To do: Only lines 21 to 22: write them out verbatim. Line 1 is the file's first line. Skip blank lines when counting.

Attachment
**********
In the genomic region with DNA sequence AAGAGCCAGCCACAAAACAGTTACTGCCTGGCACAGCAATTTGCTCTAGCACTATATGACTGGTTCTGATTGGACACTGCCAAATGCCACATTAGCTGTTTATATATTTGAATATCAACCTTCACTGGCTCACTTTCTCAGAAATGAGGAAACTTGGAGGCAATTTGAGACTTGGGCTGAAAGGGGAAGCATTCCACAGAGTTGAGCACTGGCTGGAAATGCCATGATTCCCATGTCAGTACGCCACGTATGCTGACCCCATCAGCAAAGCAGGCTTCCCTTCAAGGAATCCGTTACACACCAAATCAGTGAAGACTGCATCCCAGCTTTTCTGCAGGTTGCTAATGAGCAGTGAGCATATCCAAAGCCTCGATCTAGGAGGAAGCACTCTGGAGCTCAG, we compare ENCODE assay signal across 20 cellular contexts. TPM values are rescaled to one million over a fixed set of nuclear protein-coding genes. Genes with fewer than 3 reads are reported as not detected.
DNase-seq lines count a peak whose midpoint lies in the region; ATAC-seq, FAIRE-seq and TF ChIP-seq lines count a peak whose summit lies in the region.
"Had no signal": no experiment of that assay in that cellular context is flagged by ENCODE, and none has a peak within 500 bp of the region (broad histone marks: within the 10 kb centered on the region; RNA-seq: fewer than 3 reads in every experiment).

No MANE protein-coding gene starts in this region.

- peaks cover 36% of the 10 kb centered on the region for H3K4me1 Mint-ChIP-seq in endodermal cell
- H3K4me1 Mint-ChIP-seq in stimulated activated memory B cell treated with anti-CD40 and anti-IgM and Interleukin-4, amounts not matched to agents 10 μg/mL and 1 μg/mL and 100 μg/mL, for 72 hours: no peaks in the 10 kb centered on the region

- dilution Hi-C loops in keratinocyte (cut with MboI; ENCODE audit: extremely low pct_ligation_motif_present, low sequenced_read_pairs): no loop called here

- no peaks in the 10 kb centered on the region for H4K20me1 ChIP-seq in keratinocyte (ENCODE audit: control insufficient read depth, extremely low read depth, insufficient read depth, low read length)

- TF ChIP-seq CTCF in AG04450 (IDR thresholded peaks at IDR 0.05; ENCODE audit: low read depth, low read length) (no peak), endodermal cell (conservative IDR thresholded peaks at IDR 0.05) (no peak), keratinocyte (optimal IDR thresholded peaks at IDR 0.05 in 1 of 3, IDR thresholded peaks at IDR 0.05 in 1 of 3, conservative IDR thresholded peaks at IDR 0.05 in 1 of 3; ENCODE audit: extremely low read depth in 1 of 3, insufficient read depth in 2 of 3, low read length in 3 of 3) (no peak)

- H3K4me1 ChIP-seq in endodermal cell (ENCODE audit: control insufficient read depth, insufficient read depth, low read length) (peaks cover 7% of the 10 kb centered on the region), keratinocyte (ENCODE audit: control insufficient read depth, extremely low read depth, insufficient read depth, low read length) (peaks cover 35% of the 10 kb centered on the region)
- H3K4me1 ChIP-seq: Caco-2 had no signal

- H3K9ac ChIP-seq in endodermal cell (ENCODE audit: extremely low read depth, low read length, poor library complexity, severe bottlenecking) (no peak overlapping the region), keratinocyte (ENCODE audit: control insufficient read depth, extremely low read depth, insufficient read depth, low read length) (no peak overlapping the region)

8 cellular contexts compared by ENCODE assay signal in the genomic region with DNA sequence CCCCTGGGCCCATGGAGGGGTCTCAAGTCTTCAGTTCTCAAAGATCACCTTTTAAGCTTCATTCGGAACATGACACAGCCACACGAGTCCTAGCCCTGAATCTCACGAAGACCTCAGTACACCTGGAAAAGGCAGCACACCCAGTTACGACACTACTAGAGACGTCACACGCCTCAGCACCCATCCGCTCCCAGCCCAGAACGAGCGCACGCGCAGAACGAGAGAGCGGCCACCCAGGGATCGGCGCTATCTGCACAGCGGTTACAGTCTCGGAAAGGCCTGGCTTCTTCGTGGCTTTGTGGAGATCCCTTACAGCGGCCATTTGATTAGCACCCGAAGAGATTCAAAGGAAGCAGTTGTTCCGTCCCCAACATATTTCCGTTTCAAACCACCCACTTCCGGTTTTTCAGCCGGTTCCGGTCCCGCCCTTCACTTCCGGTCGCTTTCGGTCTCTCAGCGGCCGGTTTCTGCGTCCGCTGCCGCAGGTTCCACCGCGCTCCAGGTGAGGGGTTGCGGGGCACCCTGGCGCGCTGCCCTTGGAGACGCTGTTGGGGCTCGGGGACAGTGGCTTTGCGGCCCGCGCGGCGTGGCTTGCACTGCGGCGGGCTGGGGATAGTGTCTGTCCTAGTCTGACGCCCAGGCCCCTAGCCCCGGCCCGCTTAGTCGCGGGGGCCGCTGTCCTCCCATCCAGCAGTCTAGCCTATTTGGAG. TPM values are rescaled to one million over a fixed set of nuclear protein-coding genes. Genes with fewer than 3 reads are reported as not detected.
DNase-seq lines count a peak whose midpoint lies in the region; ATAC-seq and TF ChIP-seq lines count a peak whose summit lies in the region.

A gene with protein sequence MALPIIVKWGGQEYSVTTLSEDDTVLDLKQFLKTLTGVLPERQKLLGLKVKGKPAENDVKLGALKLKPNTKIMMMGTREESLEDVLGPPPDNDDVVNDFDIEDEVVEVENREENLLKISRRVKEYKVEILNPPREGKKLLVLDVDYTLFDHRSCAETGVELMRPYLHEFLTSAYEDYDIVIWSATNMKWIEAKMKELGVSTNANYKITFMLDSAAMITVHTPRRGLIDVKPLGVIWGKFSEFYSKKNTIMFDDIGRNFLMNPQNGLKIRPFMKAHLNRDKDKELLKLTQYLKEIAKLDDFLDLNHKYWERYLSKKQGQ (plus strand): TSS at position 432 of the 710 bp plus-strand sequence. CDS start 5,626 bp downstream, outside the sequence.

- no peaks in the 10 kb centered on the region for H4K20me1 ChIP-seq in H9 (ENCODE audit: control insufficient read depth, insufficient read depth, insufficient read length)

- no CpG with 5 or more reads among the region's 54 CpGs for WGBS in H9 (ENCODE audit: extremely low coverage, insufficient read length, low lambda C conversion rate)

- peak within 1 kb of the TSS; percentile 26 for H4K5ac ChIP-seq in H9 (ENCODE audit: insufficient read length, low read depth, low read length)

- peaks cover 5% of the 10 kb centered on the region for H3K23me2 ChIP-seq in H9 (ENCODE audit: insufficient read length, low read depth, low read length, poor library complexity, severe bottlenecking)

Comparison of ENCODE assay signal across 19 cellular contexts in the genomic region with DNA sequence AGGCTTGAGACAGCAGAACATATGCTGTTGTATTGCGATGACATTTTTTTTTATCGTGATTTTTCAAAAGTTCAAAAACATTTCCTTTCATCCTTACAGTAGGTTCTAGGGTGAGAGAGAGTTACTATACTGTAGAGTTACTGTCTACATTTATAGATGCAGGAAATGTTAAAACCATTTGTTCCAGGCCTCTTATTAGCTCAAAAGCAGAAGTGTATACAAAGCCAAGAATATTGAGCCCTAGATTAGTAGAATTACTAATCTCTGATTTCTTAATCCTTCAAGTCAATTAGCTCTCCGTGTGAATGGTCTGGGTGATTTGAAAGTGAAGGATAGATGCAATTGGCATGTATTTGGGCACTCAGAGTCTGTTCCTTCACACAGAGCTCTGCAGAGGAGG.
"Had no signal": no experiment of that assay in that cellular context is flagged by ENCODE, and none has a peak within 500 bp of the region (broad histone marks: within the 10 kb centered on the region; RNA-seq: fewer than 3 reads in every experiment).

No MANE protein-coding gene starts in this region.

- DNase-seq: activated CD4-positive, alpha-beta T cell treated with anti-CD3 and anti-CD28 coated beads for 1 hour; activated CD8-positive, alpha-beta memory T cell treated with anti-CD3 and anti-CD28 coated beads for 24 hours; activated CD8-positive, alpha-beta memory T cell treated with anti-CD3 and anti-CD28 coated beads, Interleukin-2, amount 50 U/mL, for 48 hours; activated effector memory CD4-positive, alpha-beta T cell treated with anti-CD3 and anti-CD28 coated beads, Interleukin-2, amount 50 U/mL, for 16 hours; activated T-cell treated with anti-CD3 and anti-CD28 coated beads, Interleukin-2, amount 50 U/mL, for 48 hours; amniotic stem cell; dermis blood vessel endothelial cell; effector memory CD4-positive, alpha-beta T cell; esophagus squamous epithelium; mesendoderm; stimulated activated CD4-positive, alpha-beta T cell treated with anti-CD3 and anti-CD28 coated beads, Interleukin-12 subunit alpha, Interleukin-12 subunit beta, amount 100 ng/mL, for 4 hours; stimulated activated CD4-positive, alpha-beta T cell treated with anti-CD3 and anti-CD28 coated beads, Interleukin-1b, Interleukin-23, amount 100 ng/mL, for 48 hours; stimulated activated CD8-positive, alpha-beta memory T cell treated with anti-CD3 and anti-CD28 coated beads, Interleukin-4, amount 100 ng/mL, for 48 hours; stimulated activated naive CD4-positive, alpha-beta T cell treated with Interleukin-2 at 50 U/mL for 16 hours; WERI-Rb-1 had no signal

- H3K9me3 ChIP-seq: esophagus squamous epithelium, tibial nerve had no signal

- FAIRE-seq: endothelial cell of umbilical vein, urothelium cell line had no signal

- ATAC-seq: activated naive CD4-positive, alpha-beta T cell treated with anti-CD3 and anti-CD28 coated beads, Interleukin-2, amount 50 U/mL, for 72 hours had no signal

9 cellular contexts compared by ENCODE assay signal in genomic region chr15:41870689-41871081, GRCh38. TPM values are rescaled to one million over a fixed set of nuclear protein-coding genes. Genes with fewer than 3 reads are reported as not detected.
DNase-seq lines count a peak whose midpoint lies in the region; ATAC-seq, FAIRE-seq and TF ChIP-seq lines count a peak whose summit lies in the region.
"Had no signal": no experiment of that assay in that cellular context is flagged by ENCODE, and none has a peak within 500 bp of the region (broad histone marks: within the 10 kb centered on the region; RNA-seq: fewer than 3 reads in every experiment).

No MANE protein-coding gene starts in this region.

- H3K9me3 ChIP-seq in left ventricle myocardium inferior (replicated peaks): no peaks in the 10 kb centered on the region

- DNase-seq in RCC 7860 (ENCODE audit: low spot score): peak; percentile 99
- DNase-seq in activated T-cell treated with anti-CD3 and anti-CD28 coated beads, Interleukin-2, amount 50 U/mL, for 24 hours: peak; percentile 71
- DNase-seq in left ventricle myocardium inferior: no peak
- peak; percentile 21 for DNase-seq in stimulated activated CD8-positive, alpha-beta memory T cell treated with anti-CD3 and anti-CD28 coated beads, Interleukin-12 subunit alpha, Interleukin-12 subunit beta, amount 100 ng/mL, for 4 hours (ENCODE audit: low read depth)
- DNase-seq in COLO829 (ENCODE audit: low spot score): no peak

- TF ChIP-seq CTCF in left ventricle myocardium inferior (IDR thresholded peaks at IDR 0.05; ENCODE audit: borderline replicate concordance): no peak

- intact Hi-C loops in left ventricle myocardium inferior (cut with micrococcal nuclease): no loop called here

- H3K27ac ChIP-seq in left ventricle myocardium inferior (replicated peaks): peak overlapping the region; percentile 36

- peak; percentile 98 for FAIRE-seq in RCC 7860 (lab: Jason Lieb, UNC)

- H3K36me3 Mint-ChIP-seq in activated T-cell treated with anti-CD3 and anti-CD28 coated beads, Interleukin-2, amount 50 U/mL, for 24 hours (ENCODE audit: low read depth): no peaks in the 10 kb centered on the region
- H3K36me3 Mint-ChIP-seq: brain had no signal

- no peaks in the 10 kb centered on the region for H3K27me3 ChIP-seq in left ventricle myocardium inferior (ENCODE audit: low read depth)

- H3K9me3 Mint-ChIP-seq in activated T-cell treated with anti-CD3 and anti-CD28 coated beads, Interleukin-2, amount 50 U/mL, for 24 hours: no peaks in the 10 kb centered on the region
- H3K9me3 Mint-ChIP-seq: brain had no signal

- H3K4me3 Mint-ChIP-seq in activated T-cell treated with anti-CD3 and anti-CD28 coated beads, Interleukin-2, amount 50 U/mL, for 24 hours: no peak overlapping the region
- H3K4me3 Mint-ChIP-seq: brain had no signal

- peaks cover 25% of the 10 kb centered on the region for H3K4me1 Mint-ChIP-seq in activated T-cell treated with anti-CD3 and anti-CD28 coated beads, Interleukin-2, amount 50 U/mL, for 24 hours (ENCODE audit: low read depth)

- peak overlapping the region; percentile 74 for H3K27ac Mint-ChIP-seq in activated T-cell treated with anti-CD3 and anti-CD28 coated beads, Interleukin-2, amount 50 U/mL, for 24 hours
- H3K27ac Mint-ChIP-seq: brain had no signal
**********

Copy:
"Had no signal": no experiment of that assay in that cellular context is flagged by ENCODE, and none has a peak within 500 bp of the region (broad histone marks: within the 10 kb centered on the region; RNA-seq: fewer than 3 reads in every experiment).

No MANE protein-coding gene starts in this region.